Janklow Sentenced to 100 Days Behind Bars
A South Dakota judge today sentenced former Rep. Bill Janklow (R) to 100 days in jail for his role in an August 2003 car crash that killed a 55-year-old motorcyclist.
After 30 days behind bars, Janklow will be eligible to leave jail for up to 10 hours during the day to perform community service. After he completes his jail term, he will be on probation for three years, during which he will not be allowed to drive.
Judge Rodney Steele issued the sentence following a hearing in which nine people testified on Janklow’s behalf. Steele said the community service requirement could be met if Janklow gives talks, teachings or lectures on government and civics.
In an address to the court, Janklow repeatedly apologized for the accident and refuted assertions that he was trying to make excuses for the accident during his criminal trial.
Janklow, a legendary political powerhouse who served as the state’s governor and attorney general before being elected to the House in 2002, was convicted of second degree manslaughter, reckless driving, speeding and running a stop sign following a week-long trial. The 64-year-old formally resigned his House seat Tuesday.
Janklow’s resignation short-circuited an independent review of the case by the House Committee on Standards of Official Conduct. Chamber rules require an inquiry anytime a lawmaker is convicted of a felony offense that carries a sentence of more than two years. But once Janklow left office, the committee lost jurisdiction.
“My resignation from the United States Congress brings an end to my political life,” Janklow said in a letter mailed to constituents this week.
“There are regrets, but they are either too few or too painful to mention. There are great memories, too, far too many to name, all made indelible by the people — all of you — with whom and for whom I have worked over the years, as your attorney general, your governor, and your congressman.”
South Dakota’s lone House seat will remain vacant until a special election is held in June.
Under South Dakota law, the judge had wide discretion in fashioning the sentence. Unlike many federal statutes mandating minimum sentences, state law leaves the judge free to decide the penalty. The range available to Steele was anything from no prison time up to more than 11 years.
He also could have imposed up to $11,400 in fines.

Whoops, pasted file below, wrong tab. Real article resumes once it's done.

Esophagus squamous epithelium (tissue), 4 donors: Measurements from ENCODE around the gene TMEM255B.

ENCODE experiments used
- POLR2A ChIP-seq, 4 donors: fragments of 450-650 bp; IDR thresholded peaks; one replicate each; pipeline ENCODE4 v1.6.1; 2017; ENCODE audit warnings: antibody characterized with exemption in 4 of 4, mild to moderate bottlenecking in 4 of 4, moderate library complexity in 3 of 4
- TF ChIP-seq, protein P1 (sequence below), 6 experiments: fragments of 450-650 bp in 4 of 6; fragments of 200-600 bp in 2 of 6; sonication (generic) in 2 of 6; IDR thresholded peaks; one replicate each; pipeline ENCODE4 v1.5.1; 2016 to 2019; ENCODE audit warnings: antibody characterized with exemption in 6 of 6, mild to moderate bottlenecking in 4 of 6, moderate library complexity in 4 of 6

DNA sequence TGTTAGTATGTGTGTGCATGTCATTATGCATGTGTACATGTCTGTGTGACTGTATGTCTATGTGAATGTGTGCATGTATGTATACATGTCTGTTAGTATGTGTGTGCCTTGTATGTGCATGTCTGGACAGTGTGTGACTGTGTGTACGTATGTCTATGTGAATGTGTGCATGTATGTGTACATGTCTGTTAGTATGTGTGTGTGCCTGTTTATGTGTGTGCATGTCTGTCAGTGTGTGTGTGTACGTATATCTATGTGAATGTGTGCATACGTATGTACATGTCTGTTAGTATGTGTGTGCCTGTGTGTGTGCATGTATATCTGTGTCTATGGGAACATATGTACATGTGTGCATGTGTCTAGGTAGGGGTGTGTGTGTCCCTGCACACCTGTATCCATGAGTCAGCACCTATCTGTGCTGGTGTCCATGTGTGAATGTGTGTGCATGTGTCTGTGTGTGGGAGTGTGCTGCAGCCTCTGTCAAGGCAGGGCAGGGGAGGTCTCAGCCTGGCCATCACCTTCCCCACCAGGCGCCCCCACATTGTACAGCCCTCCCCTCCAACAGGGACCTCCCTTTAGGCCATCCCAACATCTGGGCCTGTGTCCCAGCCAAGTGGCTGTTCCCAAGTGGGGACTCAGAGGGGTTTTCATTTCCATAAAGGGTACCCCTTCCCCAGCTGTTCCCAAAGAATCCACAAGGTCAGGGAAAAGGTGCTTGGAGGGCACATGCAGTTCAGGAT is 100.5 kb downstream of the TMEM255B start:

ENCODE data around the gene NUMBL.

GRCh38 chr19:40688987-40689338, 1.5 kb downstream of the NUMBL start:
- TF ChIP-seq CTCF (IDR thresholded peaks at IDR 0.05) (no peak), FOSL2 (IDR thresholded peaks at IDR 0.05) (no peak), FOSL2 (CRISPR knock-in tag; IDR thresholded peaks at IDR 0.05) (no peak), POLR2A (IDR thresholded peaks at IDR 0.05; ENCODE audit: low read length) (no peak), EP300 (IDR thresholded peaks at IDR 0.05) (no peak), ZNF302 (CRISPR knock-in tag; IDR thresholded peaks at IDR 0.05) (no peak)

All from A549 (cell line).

The Associated Press reviewed South Dakota court records and determined that most people convicted of second-degree manslaughter received at least some time behind bars. Forty people have been found guilty of second-degree manslaughter since 1989, according to AP’s review of computerized court-system data. A review shows that 32 of those people were sent to prison or jail.
The average jail term was six months, and the average prison term was nearly seven years. About half of the convictions involved traffic accidents, the AP reported.
The family of deceased motorcyclist Randy Scott has filed a wrongful death suit against Janklow seeking at least $50,000 in damages. There is no indication yet whether Janklow will seek to have the federal government take responsibility for the claim by arguing that he was on official business at the time of the accident.
Janklow, who has a well-documented record of speeding violations, was driving to his home on Aug. 16 after attending a ceremony honoring Korean War veterans. Senate Minority Leader Tom Daschle (D-SD) also attended the event. Janklow’s chief of staff, Chris Braendlin, was a passenger in the car.
The car is owned by Marc Tobias, a lawyer and friend of Janklow’s who has told reporters he regularly loaned Jankow the Cadillac for trips around the state.
In his farewell letter to constituents, Janklow said the greatest privilege in a democracy is to be chosen to serve others.
“That privilege often comes at a price. There are times when you can be loved, or you can be a leader,” Janklow wrote. “I am leaving now, knowing that all too much work is unfinished and all too many challenges are unmet, but I am leaving with a gift you have given to me — the understanding that every person can make a difference.”